They say looking into someone’s eyes can tell you who they truly are – but they can also provide clues to a number of general health conditions. So, more reason than ever to book yourself in for that eye check! Read on to learn a bit more...
This one you’ll be able to notice yourself. It is often a sign that your body is tired or stressed. Your sympathetic nervous system (ooh we’re getting technical), responsible for involuntary muscle movements, can go into overdrive, making the muscles in your eyes contract.
While this is usually nothing to worry about and can go away of its own accord, you might want to try and slow things down a little, so make sure you book some time in for R&R.
Do you find your eyes watering when using a computer or device? Too much screen time can mean you’re straining your eyes, causing them to dry out, which your tear ducts compensate for by working overtime. Give your eyes a rest (and avoid risking a tension headache) by taking screen breaks every hour or so. If your watery eyes are accompanied by redness and itching, this could also be a sign of allergies such as hayfever.
You can find out more on dry eyes with our blog here
Changes to skin around the eye
Protecting the delicate skin around your eyes from the sun is just as important as protecting the eye itself. If you notice any changes to the skin in your eyelids or surrounding eye area, you should visit you G.P or opticians and they can check for sun damage which could lead to cancer.
White ring around the iris
Normally a sign of ageing, but it can also mean your cholesterol levels are too high (and that there’s a possible risk of a stroke or heart attack, eek). If you’re under 45, it’s definitely worth seeking medical advice.
If the sclera (the white part of the eyes) isn’t looking too bright and is in fact on the yellowish side, this could be a sign of jaundice, indicating that the liver isn’t working as it should. One of the liver’s jobs is to flush out waste products that form an orange-yellow fluid called bile. (Yuk!) If that doesn’t happen, it builds up in the body – hence the yellowish tinge to your eyes. It’s a rare condition in adults but can be associated to issues such as alcohol-related liver disease, hepatitis or gallstones.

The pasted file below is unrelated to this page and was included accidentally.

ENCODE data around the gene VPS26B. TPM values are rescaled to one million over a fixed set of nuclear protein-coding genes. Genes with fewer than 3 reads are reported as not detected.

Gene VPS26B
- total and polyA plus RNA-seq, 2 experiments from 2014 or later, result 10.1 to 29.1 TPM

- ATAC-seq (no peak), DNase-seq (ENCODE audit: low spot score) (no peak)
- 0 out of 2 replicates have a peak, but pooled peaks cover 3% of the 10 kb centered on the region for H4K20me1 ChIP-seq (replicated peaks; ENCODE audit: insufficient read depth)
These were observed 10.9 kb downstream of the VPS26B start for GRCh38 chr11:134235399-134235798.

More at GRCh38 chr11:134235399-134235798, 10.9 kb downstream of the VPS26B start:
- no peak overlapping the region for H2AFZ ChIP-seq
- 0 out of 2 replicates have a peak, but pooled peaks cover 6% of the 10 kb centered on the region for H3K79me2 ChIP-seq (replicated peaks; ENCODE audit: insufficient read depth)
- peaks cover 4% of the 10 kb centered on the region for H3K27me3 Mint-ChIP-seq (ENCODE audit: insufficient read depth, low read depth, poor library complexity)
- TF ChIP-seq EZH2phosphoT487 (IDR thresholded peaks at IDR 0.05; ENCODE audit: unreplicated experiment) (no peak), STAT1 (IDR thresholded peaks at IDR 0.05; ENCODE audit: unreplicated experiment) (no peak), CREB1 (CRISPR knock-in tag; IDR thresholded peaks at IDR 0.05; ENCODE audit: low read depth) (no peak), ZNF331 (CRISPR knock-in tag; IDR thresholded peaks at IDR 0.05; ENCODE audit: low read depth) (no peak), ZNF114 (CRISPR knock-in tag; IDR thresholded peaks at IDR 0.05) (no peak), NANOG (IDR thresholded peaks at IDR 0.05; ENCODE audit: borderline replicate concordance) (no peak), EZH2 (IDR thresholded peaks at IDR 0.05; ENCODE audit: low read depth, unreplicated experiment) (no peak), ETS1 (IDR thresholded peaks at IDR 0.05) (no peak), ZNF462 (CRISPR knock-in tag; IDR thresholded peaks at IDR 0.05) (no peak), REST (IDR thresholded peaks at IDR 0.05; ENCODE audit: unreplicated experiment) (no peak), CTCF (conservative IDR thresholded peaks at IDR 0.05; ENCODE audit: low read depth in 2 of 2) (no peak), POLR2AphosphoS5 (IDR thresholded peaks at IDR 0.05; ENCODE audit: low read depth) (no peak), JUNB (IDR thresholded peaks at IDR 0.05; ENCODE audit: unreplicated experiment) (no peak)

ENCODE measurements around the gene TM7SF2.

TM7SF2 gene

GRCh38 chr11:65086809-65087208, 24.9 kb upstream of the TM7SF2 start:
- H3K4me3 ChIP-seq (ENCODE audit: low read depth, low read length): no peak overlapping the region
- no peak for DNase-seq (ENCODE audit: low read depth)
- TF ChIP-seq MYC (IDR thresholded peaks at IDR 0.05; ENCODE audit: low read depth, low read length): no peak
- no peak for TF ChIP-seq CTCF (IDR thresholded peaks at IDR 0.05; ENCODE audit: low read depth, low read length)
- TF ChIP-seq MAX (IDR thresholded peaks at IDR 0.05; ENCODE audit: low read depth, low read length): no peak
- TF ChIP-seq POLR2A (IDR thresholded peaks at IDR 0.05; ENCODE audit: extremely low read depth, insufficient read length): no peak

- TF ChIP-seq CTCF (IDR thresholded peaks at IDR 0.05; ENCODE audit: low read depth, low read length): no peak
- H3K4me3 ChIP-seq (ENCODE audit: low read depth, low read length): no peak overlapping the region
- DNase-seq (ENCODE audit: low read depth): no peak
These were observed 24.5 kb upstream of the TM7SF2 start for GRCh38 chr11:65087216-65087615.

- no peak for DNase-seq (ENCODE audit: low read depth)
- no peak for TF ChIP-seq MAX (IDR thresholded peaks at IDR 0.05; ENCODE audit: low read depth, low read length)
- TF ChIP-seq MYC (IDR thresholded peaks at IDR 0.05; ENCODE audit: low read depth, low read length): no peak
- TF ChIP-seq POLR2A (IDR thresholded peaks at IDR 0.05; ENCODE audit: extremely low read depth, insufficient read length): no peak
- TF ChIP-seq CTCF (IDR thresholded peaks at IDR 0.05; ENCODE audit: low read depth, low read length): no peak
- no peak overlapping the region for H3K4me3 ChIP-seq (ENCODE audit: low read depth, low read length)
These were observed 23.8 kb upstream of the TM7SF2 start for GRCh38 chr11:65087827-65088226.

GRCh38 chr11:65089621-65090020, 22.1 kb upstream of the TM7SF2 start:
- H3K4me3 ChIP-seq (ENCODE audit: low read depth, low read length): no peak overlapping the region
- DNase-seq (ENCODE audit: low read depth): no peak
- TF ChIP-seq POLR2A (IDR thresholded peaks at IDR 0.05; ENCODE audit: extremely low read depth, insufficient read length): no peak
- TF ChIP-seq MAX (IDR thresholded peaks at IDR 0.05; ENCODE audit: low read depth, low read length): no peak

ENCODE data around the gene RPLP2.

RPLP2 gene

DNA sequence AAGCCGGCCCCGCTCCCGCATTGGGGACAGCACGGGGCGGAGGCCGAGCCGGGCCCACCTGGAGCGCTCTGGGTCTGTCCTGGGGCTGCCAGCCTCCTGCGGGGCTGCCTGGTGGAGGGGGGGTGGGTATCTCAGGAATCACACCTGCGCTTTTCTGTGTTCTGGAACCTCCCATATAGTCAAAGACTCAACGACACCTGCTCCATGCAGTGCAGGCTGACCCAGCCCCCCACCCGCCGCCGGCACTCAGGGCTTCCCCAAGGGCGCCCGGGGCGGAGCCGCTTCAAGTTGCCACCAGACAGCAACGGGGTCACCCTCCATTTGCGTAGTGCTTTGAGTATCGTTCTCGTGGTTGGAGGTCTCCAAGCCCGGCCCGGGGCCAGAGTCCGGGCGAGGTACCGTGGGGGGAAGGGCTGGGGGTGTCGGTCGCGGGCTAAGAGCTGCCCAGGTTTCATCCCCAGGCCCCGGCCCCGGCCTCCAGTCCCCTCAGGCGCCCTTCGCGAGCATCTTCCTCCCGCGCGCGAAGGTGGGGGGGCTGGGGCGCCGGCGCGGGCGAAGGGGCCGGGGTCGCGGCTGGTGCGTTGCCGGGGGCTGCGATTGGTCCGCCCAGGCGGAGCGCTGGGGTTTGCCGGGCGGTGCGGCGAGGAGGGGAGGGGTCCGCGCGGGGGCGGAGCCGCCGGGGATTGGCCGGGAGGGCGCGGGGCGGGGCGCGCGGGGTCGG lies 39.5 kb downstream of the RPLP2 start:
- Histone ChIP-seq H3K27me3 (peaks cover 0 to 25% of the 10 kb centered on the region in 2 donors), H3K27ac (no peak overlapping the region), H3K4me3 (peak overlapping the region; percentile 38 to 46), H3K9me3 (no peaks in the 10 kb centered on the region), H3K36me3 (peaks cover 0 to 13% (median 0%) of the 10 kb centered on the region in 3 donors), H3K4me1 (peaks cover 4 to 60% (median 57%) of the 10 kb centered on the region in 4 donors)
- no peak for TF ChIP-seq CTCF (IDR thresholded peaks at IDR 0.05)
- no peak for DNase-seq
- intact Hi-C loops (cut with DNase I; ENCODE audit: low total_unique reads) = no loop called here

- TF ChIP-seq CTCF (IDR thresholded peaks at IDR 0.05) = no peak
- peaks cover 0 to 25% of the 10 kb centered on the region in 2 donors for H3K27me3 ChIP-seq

This is likely to be the main reason you would visit your optician, as we do tend to associate blurred vision with the need for glasses or contact lenses. Blurred vision can also be a sign of poor nutrition, so always worth speaking to your optician about dietary changes or supplements.
Broken blood vessels
Broken red blood vessels around the eyes may look alarming, but these are usually nothing to worry about and can be caused by something as simple as sneezing or coughing. The technical name for this is a subconjunctival haemorrhage and the good news is they tend to go away of their own accord. However, if they’re accompanied by irritation, you might want to try Moisturising Eye Drops
We hope we have enlightened you and encouraged you to make that appointment with your optician. Our Glasses Online site has more information if you want to read more.
Remember, to get your eyes checked regularly. Your eye test should be carried out every 1-2 years, and this is the same for your contact lens aftercare appointment. So, make sure to make that date with your optician! And stay safe and healthy.